Several of the photos of Halton around the 1940s and 1950s show a mascot goat walking alongside one or other of the Halton bands. This was "Aircraftman Second Class" Lewis (or more correctly LEWIS), however there were different Lewises right up to the last - Lewises VI and VII, who both retired in 1993 with the closing of the Apprentices Scheme. A "Band Notes" article in the June 1952 Halton Magazine provides some caprine background:
Lewis I is a short-haired white Welsh mountain goat. His name is derived from the initial letters of London, England, Wales, Ireland and Scotland. He was a kid of the famous mascot of the Royal Welsh Fusiliers, born in January 1944, and posted to Halton when his regiment went overseas in June 1944.
Warrant Officer Carlton, who needs no introduction, was responsible for training Lewis I, who appeared on all ceremonial parades clad in a red cloth coat trimmed with gold lace, and wearing "wings" and medals.
His medals comprise the Defence Medal, War Service Medal and the Allied Forces Medal of the Mascot Club, all of which were presented for outstanding performances on ceremonial occasions.
The Defence Medal was presented to him for five appearances before the Royal Family. The War Service Medal was presented for his part in the Victory Parade in which he was the only Forces' mascot to appear.
His value to the Royal Air Force for recruiting was considered to be very great indeed, and he collected many pounds for the Royal Air Force Benevolent Fund on appropriate occasions.
During his four years' active service, Lewis I's conduct was not always exemplary. Many times he expressed disgust with Band members by chasing and butting them. It is alleged that on one occasion he charged the President of the Bands Committee!
He was retired because of "operationally tired" feet in October 1947, and now browses peacefully at the Ilford Sanatorium of the People's Dispensary for Sick Animals.
In the spirited times of Victory and other Parades Lewis I gained rapid and generous promotion to the rank of Flight Sergeant but never changed his religion - Druid — or his number - 295!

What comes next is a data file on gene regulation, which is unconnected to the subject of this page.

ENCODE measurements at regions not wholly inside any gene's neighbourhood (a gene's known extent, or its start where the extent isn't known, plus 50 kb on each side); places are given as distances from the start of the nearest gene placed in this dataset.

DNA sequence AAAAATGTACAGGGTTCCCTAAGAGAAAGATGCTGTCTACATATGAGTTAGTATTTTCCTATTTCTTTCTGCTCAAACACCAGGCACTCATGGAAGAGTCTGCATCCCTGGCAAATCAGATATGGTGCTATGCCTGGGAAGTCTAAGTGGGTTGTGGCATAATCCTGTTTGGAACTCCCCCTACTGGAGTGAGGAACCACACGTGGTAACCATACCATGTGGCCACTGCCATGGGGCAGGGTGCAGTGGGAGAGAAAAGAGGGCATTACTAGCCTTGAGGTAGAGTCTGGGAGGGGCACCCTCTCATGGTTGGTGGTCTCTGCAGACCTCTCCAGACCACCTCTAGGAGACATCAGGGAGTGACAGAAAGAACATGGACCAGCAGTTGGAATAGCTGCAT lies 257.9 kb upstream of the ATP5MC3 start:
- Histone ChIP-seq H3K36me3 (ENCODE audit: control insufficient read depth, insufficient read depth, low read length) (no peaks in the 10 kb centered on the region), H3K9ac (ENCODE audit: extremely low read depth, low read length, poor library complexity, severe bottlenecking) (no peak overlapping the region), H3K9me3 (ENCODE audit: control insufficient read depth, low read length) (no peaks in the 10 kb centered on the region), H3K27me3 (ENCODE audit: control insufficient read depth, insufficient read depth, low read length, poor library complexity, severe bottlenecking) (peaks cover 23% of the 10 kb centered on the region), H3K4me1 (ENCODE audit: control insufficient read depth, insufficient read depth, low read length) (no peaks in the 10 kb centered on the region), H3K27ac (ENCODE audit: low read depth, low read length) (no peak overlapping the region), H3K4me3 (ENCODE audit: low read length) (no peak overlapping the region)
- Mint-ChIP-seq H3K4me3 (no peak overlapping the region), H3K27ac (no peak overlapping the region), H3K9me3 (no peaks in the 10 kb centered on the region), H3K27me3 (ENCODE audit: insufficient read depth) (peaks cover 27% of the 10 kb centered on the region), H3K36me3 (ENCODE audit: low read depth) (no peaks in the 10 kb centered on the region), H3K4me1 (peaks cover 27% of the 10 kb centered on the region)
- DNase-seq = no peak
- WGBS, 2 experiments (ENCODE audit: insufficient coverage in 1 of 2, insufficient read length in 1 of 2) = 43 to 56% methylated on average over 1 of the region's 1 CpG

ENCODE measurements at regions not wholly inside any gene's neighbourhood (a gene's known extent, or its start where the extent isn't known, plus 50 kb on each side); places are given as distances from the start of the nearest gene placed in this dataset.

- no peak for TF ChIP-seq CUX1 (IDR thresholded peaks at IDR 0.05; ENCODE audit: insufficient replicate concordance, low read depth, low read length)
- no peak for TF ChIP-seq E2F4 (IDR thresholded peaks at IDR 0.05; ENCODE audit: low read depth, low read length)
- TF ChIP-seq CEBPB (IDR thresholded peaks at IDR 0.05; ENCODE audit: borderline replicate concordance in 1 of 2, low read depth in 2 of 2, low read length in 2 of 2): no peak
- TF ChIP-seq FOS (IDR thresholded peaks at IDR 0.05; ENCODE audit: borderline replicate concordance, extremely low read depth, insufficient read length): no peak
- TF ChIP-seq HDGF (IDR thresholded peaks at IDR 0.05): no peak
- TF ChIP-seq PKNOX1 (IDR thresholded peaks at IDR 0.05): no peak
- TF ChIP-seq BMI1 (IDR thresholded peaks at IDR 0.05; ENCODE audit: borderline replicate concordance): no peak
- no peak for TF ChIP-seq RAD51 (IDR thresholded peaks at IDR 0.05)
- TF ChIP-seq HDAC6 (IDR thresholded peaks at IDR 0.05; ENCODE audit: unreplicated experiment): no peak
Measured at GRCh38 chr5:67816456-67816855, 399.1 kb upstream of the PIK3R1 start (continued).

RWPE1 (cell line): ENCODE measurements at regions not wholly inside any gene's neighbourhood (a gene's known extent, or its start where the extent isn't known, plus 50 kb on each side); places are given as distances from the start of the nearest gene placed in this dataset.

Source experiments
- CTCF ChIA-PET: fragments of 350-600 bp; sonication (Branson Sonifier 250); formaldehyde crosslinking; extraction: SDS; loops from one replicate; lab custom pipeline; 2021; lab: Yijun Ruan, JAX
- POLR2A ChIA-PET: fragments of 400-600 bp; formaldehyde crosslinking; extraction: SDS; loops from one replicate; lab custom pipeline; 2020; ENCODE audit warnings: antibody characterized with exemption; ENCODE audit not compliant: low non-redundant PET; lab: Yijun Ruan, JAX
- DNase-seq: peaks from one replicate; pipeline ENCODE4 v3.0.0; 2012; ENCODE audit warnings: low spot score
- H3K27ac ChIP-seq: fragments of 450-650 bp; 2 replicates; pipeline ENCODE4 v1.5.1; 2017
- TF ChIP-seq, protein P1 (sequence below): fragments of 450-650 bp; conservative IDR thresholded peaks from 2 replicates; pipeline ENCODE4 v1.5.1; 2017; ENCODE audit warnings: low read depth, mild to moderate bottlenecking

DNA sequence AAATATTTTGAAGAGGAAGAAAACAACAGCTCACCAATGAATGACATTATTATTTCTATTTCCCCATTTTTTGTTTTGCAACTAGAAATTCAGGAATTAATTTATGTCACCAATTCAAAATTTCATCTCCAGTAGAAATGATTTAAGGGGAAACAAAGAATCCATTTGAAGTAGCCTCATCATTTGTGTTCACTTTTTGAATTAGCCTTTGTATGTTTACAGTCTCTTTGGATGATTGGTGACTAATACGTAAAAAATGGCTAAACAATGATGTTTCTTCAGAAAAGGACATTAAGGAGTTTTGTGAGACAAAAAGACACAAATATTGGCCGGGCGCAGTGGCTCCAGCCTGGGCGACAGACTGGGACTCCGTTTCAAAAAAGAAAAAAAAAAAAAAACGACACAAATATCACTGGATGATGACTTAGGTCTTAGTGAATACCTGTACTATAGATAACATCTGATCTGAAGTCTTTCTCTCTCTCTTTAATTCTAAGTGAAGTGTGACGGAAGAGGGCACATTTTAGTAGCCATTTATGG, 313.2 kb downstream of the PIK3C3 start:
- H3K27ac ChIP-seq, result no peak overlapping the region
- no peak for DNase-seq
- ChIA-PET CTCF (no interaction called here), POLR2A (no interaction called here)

Lewis I, the goat, gets measured up for a bowler hat for his demob pass-out ceremony at RAF Halton in 1948
No. 252 Apprentice Lewis II
A.C.II Lewis II was born on St. Patrick's Day, March 17th, 1947, and presented to the Pipe Band by Mrs Liddington, a local resident. His religion is R.C., and number 252. He is a common white Welsh goat without the military background of his illustrious predecessor.
He has given good service to date, though, despite the improved opportunities afforded by the New Trade Structure, he remains A.C.II. Recently, his right foreleg has given him trouble and, despite attention from the local veterinary surgeon, he persists in "carrying" it, though Warrant Officer Carlton claims to have seen him putting his weight on it whilst rubbing his head with the other foreleg! It will be interesting to see if Lewis II takes a firm stand against Lewis I deputising for him on the 62nd Entry's graduation parade!
By the summer of 1952, Lewis III had take over. This short passage from the souvenir brochure for Halton's 1952 Battle of Britain memorial open day explains:
No. 624 Apprentice Lewis III
A/A Lewis III, Goat mascot of R.A.F., Halton Pipe Band, was born on 12th May, 1952, enlisted into the R.A.F. on 7th July, 1952, was received at No. 1 Goat Receiving Centre on the same day, and passed out of preliminary training 25th July, 1952, on the occasion of the Presentation of the Queen's Colour, with 86.7%. He is fully documented as for A/As and received World-wide Publicity as "Just the Kid for the RAF". Bad habits nil, but has a fierce appetite for cigarette ends and Sick Reports.
Lewis III died on the 14th February 1957, with his death being reported in the Spring edition of that year's Halton Magazine
The death occured during the afternoon of 14th February, of Lewis the goat, for four years mascot of the Halton Apprentices. He was the victim of an internal ailment.
Lewis came to Halton when he was a kid goat less than a year old. His first big parade was the occasion of the presentation of the Colour by Her Majesty the Queen. Lewis on this parade distinguished himself by sitting down: he was not at that time trained to that degree of dignity which we came to take for granted in more recent times.
His death was sudden. On Wednesday, February 13th , he appeared to be perfectly healthy. There was nothing in his appearance to alarm his keepers. By Thursday morning, however, he had become sickly and during the afternoon he died.
Lewis was buried in the plot of land opposite the No. 1 Block 3(A) Wing. The grave is to be provided with a memorial plaque.